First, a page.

Marijuana May Reverse Age-Related Memory Loss

Marijuana may soon become a prescription drug instead of a recreational one, as more and more real health benefits are discovered and recognized.

Marijuana as the recreational drug derived from the cannabis plant is already legal in 8 American states, and is widely used for medicinal purposes, namely pain relief, in 19. New studies suggest, however, that this popular drug has a much greater potential.

Recent research conducted at the University of Bonn, Germany, found that THC, the main psychoactive agent of cannabis, can help heal aging brains. What this means is that the drug could potentially help older individuals recover from age-related memory loss and cognitive impairment.

The study was performed on three groups of mice, which represented young, aging and senior animals. The mice were subjected to several experiments – first in their natural state and then after being treated with THC – in order for researchers to understand whether the drug could have any effect on brains of different ages.

One of the experiments, for instance, was to see how mice from different groups go through a water maze. In the first round, the younger mice performed better than their aging and senior counterparts, but the scenario was actually reversed after the THC treatment was administered. The younger mice had a little decline in their skill, while the aging and older mice actually performed tangibly better than they previously had.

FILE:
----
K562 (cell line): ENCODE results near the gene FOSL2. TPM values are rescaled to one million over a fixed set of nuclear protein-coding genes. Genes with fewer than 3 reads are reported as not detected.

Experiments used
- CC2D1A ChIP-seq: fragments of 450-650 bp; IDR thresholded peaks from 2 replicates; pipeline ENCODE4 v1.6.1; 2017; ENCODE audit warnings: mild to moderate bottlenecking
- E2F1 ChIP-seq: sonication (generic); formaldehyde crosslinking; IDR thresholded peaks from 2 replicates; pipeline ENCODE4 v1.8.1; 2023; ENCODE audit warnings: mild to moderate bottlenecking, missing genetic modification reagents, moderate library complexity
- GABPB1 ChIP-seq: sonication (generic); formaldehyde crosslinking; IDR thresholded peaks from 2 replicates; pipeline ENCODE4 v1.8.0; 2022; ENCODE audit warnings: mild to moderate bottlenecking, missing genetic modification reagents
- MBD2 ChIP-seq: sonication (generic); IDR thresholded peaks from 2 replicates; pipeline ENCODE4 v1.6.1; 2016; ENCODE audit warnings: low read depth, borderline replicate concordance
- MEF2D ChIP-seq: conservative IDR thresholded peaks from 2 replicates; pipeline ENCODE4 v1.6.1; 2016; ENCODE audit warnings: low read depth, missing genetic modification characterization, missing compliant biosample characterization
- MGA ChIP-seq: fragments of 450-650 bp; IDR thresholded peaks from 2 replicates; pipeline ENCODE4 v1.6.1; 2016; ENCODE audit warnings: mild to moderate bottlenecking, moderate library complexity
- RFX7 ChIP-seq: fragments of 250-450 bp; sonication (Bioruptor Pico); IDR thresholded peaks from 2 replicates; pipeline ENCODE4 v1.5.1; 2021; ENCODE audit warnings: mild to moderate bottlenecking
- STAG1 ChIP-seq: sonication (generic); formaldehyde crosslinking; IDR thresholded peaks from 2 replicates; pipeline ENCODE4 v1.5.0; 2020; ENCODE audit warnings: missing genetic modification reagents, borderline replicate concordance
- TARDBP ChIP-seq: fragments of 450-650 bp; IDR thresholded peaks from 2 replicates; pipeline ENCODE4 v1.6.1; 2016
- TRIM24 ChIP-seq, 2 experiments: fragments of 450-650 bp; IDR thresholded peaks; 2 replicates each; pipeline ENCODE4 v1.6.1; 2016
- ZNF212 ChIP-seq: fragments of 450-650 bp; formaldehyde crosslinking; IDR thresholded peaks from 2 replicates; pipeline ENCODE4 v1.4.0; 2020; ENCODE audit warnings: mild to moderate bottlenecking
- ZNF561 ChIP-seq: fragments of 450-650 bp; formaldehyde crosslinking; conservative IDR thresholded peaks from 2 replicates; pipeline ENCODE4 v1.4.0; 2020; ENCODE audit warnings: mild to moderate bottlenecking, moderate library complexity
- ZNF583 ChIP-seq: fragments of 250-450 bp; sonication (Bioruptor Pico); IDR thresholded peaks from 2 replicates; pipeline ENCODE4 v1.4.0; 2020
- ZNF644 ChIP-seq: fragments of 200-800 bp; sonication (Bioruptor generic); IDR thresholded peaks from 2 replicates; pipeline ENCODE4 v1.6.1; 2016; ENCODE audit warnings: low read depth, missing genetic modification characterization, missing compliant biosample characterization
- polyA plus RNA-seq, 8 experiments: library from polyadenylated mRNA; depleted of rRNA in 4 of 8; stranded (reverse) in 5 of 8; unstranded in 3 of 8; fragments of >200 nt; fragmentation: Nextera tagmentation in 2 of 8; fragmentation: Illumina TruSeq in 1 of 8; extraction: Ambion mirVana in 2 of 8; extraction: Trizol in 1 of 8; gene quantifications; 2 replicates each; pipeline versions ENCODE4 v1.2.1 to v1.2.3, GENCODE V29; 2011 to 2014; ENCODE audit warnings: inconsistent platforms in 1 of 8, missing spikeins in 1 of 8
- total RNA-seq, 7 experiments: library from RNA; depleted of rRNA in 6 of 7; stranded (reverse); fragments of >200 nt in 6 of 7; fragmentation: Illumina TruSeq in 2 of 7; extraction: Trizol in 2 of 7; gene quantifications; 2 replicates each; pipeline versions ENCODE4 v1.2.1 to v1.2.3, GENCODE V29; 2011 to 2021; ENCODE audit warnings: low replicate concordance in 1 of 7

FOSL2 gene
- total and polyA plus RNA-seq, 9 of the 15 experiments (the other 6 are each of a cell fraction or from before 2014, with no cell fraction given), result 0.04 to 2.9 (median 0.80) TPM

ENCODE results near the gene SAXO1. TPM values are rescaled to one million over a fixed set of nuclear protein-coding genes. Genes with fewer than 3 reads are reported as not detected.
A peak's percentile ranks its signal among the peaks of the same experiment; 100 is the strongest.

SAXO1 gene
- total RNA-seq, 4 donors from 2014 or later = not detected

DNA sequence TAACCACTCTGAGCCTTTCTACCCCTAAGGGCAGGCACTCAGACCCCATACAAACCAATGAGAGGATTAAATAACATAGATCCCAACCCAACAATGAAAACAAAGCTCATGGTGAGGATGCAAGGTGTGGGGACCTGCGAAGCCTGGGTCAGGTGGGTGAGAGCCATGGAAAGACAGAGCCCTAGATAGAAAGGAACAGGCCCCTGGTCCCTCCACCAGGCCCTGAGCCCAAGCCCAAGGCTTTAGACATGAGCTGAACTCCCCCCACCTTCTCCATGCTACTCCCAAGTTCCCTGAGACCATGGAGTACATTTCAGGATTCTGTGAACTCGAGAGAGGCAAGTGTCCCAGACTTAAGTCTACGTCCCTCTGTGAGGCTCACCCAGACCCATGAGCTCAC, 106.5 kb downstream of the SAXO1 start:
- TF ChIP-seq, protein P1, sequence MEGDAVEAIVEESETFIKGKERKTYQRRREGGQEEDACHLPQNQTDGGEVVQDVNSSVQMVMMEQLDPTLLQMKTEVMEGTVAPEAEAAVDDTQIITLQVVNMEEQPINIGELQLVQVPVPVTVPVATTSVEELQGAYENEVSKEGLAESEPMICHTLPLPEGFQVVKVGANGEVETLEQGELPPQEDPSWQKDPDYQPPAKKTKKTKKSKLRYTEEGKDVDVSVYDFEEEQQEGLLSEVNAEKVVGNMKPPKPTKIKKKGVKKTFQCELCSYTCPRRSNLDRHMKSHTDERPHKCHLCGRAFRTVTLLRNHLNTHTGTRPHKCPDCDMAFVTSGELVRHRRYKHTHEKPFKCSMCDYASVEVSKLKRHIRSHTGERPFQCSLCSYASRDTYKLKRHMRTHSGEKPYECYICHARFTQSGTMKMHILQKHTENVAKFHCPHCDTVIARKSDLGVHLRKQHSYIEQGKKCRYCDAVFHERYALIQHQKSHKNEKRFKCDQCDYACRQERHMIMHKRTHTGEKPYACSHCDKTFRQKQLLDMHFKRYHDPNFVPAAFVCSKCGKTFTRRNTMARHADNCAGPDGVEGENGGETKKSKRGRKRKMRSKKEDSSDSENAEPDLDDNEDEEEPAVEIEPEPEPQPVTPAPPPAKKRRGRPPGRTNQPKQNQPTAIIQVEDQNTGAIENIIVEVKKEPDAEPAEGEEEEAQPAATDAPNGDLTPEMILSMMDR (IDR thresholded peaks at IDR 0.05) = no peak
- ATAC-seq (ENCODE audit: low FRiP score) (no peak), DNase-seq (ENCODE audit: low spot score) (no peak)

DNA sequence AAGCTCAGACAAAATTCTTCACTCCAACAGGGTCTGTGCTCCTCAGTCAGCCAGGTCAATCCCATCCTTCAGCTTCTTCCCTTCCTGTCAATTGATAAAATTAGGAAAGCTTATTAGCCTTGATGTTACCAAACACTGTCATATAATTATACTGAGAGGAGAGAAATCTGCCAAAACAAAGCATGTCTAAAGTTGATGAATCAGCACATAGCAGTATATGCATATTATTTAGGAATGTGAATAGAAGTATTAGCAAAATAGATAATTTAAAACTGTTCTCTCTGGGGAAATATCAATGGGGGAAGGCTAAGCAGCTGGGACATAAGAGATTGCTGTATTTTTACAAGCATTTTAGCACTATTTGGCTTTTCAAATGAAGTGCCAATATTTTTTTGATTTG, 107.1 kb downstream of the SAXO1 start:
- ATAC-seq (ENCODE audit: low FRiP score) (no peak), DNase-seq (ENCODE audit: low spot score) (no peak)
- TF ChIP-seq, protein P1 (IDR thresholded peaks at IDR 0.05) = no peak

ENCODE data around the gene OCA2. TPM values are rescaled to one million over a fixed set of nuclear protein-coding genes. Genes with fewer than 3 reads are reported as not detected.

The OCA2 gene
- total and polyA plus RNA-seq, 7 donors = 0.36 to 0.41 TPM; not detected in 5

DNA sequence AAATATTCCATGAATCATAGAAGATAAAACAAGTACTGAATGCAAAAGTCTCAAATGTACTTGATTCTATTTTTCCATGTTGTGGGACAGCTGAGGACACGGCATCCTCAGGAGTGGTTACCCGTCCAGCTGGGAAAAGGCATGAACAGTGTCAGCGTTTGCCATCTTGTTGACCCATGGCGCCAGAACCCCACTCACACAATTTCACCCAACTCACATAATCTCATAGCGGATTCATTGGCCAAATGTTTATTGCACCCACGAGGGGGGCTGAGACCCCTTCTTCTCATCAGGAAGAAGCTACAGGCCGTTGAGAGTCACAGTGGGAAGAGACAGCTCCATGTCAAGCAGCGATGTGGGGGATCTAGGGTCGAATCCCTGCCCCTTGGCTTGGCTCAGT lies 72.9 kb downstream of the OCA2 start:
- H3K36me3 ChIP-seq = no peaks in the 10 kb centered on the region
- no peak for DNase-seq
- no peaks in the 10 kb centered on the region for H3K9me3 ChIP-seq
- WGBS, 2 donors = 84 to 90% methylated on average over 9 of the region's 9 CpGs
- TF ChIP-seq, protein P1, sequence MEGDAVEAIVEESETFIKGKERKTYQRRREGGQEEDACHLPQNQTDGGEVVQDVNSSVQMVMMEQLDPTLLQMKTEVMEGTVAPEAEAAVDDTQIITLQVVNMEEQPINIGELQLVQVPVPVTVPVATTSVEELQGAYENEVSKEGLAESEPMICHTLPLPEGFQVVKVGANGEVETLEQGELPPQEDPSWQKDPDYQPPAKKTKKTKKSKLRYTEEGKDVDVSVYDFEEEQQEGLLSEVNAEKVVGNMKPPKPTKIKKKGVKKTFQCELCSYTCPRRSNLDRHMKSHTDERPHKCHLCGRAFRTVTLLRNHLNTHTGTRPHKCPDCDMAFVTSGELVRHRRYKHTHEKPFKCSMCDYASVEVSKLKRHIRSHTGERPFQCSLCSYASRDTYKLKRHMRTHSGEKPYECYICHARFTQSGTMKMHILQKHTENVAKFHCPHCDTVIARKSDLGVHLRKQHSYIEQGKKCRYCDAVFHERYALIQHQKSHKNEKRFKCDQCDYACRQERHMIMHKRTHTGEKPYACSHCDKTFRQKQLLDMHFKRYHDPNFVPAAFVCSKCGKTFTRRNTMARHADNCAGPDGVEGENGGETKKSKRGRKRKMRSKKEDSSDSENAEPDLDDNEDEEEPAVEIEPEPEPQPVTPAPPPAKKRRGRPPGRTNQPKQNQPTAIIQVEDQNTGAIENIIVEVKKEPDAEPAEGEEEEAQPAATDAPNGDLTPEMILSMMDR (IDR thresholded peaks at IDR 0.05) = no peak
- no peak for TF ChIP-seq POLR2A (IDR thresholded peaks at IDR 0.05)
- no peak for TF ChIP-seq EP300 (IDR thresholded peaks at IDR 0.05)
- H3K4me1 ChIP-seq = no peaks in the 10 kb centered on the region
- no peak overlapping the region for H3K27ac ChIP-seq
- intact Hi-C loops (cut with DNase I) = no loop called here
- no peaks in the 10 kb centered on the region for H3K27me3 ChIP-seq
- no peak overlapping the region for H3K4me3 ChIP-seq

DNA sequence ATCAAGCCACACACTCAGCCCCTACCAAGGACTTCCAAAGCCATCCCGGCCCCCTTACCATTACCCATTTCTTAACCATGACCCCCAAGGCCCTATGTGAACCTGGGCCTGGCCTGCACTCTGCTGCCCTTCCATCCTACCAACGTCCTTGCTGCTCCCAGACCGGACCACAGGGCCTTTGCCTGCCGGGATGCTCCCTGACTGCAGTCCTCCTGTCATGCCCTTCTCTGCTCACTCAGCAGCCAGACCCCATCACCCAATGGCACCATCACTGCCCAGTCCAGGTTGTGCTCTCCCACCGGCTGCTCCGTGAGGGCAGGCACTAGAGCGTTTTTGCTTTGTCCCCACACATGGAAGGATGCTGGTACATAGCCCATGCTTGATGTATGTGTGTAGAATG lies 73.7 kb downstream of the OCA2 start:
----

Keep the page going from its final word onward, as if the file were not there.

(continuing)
This experiment proves once again that marijuana does have a negative effect on developing brains, an argument that had previously been made and backed by published research. It does, however, also suggest that marijuana may have a positive, even healing effect on aging brains, allowing older individuals to recover from age-related memory loss and regain certain cognitive abilities.

It is important to note, of course, that this research was only performed on mice models under very specific circumstances, and the hypothesis brought forward still lacks verification from human trials. If verified though, this research could bring new hope for Alzheimer’s disease patients and other degenerative neurological disease sufferers.

The nature of such diseases and the close link that appears to exist between age and the brain’s reaction to THC are two factors which unfortunately could make human trials difficult. This is because the human life expectancy is much more extensive than that of mice, making it hard to determine the correct time period and periodicity for these medications to be administered.